Prince William is to spearhead a new movement to force social media giants to take urgent action on sickening racism and hate speech online.
The Duke of Cambridge has vowed to personally broker a deal between big tech firms and campaigners after being “shocked and appalled” at the lack of action to tackle an “epidemic of abuse”.
As President of the Football Association, Wills will also back calls for a new regular working group between the social media companies, the FA and football leagues after a spate of abuse directed at top players.
William, 38, has told campaigners he is committed to using his experience from lobbying the world’s leading social media companies on cyberbullying and has promised to help out “in any way I can”.
In a recent emergency meeting as part of his role with the FA, William said “enough was enough” after several high profile black footballers including Manchester United star Marcus Rashford revealed they were abused online.
The future king said: “It makes me so angry that people are allowed to act like this.
“I’ve had enough of the excuses, it has gone on for too long.
“This is on every one of us and we must come together to stamp it out.”
Sanjay Bhandari, chairman of the Kick It Out campaign, praised the Duke’s intervention, saying: “William is a powerful ally in the fight against racism and extremism and together we can make a difference to stop this epidemic of abuse.
“He is extremely passionate and I have really been encouraged by how he wants to use his experience by challenging the tech giants to get their house in order.
“He knows the effect this is having on the victims.”
The Mirror can also reveal that the FA is to widen its inquiry into hate speech online.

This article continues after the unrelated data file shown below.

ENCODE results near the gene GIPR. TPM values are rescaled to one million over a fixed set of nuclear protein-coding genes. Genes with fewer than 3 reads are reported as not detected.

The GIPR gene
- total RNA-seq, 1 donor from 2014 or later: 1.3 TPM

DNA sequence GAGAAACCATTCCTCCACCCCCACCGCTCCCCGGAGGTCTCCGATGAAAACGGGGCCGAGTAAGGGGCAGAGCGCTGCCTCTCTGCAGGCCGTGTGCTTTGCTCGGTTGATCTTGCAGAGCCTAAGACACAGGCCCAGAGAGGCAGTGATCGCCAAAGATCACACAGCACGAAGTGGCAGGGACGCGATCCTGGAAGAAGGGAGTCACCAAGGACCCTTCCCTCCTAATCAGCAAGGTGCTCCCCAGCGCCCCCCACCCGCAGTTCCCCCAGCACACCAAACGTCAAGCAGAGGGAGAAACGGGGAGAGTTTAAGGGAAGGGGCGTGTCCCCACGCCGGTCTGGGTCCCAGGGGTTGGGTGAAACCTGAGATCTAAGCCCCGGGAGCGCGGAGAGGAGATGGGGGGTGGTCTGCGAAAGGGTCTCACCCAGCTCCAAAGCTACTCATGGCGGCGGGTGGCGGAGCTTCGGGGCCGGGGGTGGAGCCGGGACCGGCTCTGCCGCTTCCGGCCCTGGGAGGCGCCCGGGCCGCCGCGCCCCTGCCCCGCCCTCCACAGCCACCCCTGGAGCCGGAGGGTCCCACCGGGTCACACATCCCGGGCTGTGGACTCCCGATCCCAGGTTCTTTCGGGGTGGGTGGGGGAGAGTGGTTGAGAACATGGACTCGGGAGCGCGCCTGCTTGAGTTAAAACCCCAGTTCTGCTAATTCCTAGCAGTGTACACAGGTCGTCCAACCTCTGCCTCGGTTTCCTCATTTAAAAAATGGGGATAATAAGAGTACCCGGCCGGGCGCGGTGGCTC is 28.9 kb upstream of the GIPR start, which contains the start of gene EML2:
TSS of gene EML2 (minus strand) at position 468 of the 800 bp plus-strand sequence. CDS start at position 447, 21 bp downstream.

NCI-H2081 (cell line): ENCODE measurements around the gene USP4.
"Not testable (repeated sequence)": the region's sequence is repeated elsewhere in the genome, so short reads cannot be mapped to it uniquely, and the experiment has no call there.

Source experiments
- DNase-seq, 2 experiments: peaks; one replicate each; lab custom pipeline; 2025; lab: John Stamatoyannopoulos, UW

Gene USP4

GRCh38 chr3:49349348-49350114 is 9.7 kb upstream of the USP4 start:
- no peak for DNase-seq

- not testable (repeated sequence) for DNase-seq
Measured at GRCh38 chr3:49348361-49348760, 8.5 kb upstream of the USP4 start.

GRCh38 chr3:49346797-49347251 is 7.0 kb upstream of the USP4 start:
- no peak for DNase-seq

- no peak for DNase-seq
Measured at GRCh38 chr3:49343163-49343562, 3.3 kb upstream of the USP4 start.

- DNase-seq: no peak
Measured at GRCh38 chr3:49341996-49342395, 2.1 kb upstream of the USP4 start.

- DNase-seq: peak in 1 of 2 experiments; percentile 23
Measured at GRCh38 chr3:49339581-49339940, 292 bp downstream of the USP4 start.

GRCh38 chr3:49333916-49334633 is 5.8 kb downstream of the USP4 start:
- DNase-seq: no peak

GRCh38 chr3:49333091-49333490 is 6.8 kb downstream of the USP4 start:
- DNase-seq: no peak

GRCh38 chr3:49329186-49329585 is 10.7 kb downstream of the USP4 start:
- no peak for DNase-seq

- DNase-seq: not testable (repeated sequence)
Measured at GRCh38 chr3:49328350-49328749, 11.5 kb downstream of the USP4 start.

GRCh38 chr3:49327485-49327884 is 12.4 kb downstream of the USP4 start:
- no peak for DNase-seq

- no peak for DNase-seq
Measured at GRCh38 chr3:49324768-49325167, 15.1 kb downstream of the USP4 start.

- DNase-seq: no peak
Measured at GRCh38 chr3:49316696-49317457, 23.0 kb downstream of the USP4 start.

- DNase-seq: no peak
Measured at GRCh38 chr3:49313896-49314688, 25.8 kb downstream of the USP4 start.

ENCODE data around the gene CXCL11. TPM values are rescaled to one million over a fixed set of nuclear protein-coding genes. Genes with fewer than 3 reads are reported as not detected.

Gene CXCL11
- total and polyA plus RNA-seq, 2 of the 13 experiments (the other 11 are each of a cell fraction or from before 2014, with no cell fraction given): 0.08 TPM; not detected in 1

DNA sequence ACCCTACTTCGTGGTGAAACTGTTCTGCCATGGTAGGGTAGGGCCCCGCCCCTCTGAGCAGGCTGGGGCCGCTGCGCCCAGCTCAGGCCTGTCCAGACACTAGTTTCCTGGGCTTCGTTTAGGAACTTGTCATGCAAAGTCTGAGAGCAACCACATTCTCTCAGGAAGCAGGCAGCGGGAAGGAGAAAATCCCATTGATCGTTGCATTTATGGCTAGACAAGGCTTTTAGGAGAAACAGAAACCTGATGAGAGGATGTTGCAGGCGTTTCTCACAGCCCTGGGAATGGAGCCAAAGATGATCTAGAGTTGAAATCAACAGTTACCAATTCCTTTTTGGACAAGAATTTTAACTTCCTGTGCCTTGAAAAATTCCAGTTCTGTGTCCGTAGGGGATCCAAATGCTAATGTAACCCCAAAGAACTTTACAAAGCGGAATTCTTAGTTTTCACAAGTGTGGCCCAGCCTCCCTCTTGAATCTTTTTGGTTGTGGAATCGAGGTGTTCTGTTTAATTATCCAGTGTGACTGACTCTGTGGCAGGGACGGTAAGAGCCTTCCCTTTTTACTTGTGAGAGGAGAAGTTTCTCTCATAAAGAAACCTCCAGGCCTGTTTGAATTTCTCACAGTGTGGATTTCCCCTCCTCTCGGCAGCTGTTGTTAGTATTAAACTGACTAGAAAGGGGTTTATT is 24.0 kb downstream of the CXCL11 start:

The latest development follows top referee Mike Dean requesting not to officiate a Premier League game this weekend following a spate of abuse and death threats on social media after handing out two controversial red cards.
A source said: “The Duke is not only committed to this course of action within his role at the FA, but also feels this is part of his wider duty and ongoing campaign to make the online world a safe place for everyone.”
William set up the Cyberbullying Taskforce in 2016 to support young people and their families, but later admitted he was left disappointed at the lackluster response by industry leaders.
In a speech to highlight Anti-Bullying Week in 2018, William piled further pressure on the tech giants, saying: “Technology companies still have a great deal to learn about the responsibilities that come with significant power.
“Their self-image is so grounded in their positive power for good that they seem unable to engage in constructive discussion about the social problems they are creating.”
Secretary of State for Digital, Culture, Media and Sport, Oliver Dowden, this week echoed William’s rallying cry, saying: “Online racist abuse of footballers is absolutely shocking and must stop. Enough is enough.
He said the Government will “change the law to make social media companies more accountable for what happens on their platforms” after a number of footballers were racially abused online.
Dowden said: “If you fail to enforce your own terms and conditions, stand up to your duty of care, then we will impose fines and we’ll take the power to impose very large fines – indeed up to 10 percent of global turnover.
“For some of these big tech firms that’s running to billions of pounds.”
-- to www.mirror.co.uk